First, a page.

By Chris Matthews
October 23, 2014

The real estate bubble that burst in 2006 took six additional years to entirely deflate, with home prices hitting rock bottom in 2012. But by 2014, home prices, on average, have returned to their pre-bubble norms.

And with the economy growing only modestly, and average incomes growing slowly, there isn’t a lot of reason to expect that home price appreciation will do much more than keep up with inflation in coming years. But that’s on a national level, and local markets behave much differently. In fact, there are several markets in America where analysts argue that–when compared to historical trends, incomes, and rents–current prices look overvalued.

Real estate data firm Trulia compiles statistics on both the amount of home price appreciation in each U.S. metro area as well as estimates of how overvalued homes are in those areas compared with historical trends. According to Trulia, even if many of these metro areas appear overvalued, there’s no reason to believe that we should expect a crash in prices anytime soon, as we’re nowhere near the price levels we saw in the years leading up to the housing crisis. At the same time, prospective buyers in these areas should realize that real estate is pricey there, and perhaps temper their expectations for price appreciation to continue indefinitely.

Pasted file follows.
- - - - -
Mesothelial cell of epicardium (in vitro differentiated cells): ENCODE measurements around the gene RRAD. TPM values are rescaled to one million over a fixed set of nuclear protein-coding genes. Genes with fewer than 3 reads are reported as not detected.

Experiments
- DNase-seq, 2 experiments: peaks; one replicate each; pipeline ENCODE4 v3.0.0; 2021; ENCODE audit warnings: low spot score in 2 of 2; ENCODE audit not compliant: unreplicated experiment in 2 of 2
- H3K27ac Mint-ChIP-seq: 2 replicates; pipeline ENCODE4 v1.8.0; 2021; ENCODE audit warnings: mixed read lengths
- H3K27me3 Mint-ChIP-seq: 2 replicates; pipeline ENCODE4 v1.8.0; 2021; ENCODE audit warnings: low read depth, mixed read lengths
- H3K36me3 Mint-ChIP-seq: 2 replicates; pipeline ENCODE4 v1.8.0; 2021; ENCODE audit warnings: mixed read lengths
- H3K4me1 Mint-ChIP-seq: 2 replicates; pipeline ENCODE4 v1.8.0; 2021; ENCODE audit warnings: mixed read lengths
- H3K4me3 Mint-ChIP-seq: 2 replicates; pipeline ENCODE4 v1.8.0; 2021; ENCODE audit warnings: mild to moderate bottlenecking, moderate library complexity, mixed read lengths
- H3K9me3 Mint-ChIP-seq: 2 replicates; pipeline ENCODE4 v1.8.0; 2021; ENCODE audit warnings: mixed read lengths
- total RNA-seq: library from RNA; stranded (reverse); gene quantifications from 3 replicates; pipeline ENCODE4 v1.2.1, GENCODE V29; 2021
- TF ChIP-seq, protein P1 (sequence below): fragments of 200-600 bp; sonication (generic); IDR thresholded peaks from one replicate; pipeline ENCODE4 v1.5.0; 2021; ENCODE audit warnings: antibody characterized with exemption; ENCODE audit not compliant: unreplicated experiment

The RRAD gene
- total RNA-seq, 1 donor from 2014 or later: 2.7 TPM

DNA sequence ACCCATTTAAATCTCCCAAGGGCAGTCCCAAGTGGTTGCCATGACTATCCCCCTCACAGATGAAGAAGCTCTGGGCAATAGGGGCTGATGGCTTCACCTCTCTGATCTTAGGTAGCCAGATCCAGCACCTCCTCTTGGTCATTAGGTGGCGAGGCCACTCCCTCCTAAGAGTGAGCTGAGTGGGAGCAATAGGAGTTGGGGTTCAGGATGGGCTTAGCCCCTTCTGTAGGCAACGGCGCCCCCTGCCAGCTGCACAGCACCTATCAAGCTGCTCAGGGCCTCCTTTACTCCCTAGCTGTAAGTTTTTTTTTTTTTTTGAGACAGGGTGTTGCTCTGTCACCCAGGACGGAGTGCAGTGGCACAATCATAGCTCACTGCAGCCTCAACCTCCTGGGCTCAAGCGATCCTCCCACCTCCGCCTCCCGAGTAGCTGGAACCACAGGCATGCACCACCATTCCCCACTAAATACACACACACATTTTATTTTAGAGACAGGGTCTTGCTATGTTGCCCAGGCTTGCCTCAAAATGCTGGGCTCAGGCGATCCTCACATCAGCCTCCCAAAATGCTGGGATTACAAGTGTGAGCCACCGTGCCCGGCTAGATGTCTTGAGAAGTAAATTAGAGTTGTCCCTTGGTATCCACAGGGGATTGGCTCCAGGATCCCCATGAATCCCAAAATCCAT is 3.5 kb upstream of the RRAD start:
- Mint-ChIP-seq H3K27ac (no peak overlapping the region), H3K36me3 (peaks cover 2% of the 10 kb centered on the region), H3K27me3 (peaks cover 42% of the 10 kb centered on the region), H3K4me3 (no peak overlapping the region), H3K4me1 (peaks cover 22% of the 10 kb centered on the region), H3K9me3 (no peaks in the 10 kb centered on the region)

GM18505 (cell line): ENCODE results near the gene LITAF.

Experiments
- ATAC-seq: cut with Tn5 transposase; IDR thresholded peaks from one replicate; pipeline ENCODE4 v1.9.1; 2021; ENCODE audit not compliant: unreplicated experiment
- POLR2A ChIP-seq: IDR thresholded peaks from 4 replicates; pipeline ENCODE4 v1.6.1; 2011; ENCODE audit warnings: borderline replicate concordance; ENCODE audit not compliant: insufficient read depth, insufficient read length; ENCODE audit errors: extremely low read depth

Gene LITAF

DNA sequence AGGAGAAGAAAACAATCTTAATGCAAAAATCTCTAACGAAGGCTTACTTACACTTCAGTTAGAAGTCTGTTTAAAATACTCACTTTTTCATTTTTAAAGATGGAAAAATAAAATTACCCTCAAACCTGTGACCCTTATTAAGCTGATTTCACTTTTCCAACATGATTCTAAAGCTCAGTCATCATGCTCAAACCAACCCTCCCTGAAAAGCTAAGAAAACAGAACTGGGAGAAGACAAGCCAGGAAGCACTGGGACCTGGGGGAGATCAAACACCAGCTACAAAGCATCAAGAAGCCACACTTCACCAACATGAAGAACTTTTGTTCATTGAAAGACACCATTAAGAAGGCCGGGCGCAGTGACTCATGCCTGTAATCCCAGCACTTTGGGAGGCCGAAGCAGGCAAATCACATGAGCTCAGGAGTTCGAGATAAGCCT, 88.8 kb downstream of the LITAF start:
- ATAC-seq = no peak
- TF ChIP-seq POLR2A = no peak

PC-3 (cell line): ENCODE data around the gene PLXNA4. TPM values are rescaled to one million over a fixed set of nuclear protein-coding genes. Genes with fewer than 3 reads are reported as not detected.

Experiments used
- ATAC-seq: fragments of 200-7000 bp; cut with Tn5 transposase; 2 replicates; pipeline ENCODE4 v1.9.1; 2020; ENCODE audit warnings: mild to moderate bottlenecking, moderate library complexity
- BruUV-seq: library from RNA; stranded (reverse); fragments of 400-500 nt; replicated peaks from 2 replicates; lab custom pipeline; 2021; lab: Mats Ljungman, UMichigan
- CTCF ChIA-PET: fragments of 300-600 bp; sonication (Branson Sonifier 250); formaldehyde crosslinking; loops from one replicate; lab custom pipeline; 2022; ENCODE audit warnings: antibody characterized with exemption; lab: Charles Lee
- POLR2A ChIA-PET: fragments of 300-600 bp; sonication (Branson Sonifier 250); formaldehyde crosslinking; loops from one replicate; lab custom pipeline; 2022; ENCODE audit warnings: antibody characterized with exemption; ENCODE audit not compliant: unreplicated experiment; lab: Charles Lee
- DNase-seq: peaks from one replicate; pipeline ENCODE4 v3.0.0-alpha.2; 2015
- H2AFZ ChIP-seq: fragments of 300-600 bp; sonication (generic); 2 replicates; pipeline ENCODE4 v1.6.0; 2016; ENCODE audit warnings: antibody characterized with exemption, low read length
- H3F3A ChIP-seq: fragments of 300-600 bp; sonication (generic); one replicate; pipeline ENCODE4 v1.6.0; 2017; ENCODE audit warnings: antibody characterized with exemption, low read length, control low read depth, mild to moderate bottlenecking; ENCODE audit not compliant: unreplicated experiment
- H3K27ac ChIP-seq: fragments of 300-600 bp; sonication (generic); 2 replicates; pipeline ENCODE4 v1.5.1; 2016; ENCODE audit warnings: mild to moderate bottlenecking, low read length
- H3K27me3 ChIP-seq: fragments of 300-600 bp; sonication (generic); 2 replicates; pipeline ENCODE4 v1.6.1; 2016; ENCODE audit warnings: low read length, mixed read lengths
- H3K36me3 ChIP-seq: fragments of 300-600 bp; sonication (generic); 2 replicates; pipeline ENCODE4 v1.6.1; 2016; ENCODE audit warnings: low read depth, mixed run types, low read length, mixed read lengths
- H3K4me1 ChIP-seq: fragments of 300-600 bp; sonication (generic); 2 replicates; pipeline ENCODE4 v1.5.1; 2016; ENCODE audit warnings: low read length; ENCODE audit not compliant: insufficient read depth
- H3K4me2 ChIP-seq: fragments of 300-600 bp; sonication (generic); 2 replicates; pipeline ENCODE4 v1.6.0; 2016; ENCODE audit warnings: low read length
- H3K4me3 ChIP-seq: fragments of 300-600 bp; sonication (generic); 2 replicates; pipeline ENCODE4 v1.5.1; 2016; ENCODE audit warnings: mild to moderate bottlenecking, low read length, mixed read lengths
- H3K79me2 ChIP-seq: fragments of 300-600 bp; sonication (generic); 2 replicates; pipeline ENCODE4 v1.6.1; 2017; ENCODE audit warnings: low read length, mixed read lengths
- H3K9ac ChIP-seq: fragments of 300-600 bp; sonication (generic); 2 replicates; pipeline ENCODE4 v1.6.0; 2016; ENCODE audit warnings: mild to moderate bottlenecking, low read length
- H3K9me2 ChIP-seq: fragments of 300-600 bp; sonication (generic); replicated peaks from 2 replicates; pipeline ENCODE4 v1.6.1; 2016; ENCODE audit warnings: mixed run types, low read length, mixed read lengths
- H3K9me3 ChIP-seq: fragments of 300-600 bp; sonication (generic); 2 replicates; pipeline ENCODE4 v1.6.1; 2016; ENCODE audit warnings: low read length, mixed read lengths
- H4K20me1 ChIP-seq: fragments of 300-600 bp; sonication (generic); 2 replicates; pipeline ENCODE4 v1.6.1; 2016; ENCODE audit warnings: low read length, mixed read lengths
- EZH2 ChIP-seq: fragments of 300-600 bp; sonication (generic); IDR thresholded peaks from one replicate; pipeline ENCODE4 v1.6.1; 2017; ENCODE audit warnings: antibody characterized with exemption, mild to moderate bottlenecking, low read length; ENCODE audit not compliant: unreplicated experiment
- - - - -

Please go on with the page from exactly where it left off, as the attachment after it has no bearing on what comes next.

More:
By combining Trulia’s estimates on cities with overvalued real estate with figures on the speed at which prices have gone up year-over-year as of August 2014, we present the 13 hottest real estate markets in the country:


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